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post #44 of (permalink) Old Aug 30th, 2012, 01:46 AM
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Re: Race and Media

Originally Posted by kwilliams View Post
What do you mean? I said I've heard of studies stating such things. Why do you think that has to do with my own life or experiences?

"people who look extremely different have migrated, had sex with eachother and produced offspring"

You think I don't know this!!?

"It was not until European scientific racism (white supremacy) that humans began to see themselves in rigidly, racial terms, and assign characteristics to those races which affects how attracted you are to individuals of different backgrounds"

Hmmmm, I wonder if you're implying that I'm only attracted to my own kind and that I was advocating the ideas that I wrote about in my post. I was not, perhaps I didn't explain myself well enough in my post. I was merely relaying something that I heard in a documentary and found interesting. I'm Irish. I've never had sex or a relationship with an Irish person. I've never even had sex with a "white" person, unless you count Hispanic/Latino Americans. My boyfriend of 3.5 years is African American. I'm attracted to all kinds, though, and have been with non-Americans too!

Also, I'm fairly familiar with scientific racism as it was often employed very well by the British to depict Irish people are subhuman or animalistic and in need of "civilising". It made pillaging, exploitation, evictions, beatings, rapes, murders, executions and massacres all the easier for their forces to carry out. It made it easier for hundreds of thousands of people, many of whom were children, to be exported as slaves, especially during the Cromwellian period. It also made it easier to hugely increase the "exportation" of crops and livestock during the famine and at the same time demand that starving families complete a full day of backbreaking work in the soup kitchens before they would be given any sustenance. So, believe me, if I thought that that documentary was in any way rooted or influenced by such thinking, I would not have taken any interest in it. Again, I was not advocating the theory, just expressing how interesting I found it. To be honest, I think that human attraction is so complex that I think there is room for both ideas. Of course, looking for people quite different from you, would go along with the idea of spreading one's seed.

I think that people are probably attracted to people that resemble themselves but not those who necessarily look (just) like themselves. When I have lived abroad, or travelled to other countries I've often seen people and labelled them, "my French uncle," "my Chinese BFF," "my Brazilian neighbour," or "my Qatari former teacher" because they seemed to resemble people from my life - often not just in their looks but also in how they've carried themselves (if that means anything?) I've seen people like this so much, that I often look out for doubles when I go away. People like this would fit both theories - of choosing someone with some sense of familiarity but also some differences.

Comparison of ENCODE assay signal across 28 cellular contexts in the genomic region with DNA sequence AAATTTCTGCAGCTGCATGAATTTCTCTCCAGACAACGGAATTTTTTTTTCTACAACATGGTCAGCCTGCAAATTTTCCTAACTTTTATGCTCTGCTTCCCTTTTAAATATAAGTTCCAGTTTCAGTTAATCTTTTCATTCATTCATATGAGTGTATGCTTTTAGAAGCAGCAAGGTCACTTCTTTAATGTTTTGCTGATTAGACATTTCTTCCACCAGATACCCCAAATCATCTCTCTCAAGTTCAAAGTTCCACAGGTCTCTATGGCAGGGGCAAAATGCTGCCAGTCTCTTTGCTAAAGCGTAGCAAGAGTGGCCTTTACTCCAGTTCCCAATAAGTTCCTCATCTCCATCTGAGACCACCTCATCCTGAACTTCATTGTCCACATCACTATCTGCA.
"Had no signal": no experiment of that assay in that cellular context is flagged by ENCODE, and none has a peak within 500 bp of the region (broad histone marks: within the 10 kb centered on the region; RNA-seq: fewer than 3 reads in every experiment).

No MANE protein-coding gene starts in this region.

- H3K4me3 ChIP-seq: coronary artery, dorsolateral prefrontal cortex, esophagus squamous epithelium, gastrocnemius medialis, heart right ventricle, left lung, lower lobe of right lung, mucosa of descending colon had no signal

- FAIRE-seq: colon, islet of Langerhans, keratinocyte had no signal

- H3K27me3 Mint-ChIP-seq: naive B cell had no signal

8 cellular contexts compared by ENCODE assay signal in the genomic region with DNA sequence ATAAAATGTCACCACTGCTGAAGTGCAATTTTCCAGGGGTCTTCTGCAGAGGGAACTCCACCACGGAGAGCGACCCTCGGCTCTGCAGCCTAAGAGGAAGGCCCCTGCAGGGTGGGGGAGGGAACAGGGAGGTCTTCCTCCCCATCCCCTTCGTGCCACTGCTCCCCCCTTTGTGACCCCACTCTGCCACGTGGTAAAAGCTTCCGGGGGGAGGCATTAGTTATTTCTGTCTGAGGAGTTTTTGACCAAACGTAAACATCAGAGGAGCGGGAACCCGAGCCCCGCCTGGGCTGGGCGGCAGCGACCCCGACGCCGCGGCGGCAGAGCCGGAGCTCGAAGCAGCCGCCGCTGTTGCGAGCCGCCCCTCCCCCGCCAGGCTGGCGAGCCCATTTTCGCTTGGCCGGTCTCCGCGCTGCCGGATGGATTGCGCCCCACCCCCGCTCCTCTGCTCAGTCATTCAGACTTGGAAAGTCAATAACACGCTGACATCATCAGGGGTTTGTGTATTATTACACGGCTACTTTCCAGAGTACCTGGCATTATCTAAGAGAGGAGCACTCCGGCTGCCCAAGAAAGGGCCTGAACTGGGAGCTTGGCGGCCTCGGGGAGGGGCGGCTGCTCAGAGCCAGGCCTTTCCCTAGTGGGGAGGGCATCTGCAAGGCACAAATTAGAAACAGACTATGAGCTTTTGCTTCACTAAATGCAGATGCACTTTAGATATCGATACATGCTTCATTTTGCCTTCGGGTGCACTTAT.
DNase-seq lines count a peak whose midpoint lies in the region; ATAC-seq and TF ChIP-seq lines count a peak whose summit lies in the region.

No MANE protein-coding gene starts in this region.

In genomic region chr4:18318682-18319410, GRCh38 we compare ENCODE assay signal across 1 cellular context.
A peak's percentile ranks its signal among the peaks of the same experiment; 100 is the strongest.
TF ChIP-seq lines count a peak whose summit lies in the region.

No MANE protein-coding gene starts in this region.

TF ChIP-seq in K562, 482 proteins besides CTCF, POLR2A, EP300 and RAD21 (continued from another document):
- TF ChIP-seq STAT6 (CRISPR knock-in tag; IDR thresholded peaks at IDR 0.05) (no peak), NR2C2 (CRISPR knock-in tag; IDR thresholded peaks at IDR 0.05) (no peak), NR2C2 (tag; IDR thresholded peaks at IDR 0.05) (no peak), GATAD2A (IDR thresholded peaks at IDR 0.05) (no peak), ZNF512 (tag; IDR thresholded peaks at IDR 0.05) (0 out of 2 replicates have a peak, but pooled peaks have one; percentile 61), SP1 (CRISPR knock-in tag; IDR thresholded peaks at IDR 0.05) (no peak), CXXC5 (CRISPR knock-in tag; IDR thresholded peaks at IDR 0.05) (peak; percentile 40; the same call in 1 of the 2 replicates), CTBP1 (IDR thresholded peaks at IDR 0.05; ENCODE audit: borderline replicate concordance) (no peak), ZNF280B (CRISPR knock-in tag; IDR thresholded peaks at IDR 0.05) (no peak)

The documentary went on to describe how people are attracted to symmetry, especially facial symmetry, as this is apparently a sign of a person with good genes and an absence of visible and even non-visible defects. Scientists mapped thousands of people's faces (or something like that) and found that the most symmetrical face (and thus most "desirable" face) belonged to a half-Syrian, quarter-French, quarter-Irish woman. So, you see that even in the documentary they weren't necessarily advocating "sticking to your own kind." I myself find perfection can sometimes be a bit boring (though not always) Actually, I often think of Sharapova and think, there's nothing wrong with her face, some would say it's perfect but, on the other hand, there's not a lot that's striking about it. She's pretty but she's fairly plain and so I think near-perfection can sometimes be better but maybe that's because my face isn't perfectly symmetrical! I think that Syrian woman was on the cover of People. She was Syrian-American, I think.
No, I wasn't talking about you specifically, kwilliams. Just the idea that sometimes ideas/theories can make "common sense" (based on the idea of collective life experiences) and that makes them appear compelling, even though they are not true. I have seen similar documentaries about the role of symmetry in attraction, but I often ask: who was polled in those studies? I know most psychology experiments in the US are conducted on white, male, middle-class American college students, which of course limits the level of generalizations one can extrapolate from the results, especially if one wants to speak in global, cross-cultural terms. Symmetry may be important, but who defines the parameters of where symmetry begins and ends? Which features must be symmetrical? If you have a wide, flat nose and/or a large, round butt, does that automatically make you asymmetrical? Based on what standards, a Western European ideal?

Are those tests measuring natural, human biological/psychological tendencies, or just the way that we have been enculturated by Western media to find certain features attractive? Things to consider.

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